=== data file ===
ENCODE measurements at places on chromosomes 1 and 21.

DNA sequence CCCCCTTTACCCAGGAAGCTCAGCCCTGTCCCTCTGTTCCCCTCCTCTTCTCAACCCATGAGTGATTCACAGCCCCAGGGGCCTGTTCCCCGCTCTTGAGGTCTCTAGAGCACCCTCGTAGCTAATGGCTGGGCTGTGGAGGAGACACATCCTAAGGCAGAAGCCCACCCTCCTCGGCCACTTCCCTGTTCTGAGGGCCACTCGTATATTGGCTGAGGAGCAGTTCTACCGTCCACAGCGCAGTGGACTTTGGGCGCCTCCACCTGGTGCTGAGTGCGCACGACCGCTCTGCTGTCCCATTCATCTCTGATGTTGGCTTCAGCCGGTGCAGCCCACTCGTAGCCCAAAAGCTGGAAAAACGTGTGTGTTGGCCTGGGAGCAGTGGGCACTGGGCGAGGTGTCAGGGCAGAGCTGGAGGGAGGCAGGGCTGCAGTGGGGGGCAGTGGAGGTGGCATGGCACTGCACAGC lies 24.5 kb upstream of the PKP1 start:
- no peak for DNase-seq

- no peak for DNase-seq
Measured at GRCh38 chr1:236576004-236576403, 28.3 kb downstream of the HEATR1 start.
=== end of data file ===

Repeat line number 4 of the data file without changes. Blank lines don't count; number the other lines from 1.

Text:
- no peak for DNase-seq